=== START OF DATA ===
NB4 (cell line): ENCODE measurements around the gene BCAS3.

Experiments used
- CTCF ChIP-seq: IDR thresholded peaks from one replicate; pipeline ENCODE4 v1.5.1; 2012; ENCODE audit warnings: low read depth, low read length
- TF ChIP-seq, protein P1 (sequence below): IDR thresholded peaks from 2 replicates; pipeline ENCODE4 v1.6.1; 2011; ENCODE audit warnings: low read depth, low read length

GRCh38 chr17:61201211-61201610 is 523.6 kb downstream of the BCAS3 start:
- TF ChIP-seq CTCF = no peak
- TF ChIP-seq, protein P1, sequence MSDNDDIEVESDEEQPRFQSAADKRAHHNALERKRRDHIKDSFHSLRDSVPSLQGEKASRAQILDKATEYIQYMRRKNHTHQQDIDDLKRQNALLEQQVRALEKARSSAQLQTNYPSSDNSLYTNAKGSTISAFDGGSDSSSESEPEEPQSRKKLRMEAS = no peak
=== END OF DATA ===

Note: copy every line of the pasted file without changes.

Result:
NB4 (cell line): ENCODE measurements around the gene BCAS3.

Experiments used
- CTCF ChIP-seq: IDR thresholded peaks from one replicate; pipeline ENCODE4 v1.5.1; 2012; ENCODE audit warnings: low read depth, low read length
- TF ChIP-seq, protein P1 (sequence below): IDR thresholded peaks from 2 replicates; pipeline ENCODE4 v1.6.1; 2011; ENCODE audit warnings: low read depth, low read length

GRCh38 chr17:61201211-61201610 is 523.6 kb downstream of the BCAS3 start:
- TF ChIP-seq CTCF = no peak
- TF ChIP-seq, protein P1, sequence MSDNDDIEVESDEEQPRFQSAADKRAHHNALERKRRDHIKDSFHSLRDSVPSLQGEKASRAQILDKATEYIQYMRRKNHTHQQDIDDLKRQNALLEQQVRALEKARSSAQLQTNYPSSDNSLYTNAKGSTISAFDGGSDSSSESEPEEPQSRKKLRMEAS = no peak